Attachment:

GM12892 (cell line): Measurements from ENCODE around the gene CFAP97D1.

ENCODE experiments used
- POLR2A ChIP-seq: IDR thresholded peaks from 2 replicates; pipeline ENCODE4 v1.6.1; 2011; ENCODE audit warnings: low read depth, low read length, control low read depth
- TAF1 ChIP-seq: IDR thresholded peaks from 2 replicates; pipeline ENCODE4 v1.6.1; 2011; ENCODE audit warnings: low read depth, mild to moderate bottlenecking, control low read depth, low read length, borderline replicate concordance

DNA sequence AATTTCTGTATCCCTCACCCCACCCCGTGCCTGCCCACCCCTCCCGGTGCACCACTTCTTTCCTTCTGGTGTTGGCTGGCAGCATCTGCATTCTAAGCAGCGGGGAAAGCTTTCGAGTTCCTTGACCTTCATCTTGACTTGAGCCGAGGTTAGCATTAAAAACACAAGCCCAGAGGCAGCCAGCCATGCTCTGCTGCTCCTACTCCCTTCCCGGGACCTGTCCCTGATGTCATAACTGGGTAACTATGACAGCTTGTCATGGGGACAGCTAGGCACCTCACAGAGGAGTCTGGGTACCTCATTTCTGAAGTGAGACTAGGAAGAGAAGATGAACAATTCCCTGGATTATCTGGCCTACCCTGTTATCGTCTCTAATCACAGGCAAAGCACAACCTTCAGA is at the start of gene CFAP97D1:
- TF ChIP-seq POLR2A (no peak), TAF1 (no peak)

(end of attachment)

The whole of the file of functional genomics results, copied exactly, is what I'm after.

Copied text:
GM12892 (cell line): Measurements from ENCODE around the gene CFAP97D1.

ENCODE experiments used
- POLR2A ChIP-seq: IDR thresholded peaks from 2 replicates; pipeline ENCODE4 v1.6.1; 2011; ENCODE audit warnings: low read depth, low read length, control low read depth
- TAF1 ChIP-seq: IDR thresholded peaks from 2 replicates; pipeline ENCODE4 v1.6.1; 2011; ENCODE audit warnings: low read depth, mild to moderate bottlenecking, control low read depth, low read length, borderline replicate concordance

DNA sequence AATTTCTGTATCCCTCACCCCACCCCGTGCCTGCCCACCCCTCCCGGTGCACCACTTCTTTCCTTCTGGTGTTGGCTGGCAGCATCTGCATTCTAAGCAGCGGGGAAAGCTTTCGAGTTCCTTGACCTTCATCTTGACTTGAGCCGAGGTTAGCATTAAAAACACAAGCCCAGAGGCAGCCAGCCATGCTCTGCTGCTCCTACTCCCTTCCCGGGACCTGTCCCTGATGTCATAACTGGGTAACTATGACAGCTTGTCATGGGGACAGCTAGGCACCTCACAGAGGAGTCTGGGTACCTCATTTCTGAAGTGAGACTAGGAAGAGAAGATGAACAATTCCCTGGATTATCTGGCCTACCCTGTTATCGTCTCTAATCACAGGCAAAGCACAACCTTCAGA is at the start of gene CFAP97D1:
- TF ChIP-seq POLR2A (no peak), TAF1 (no peak)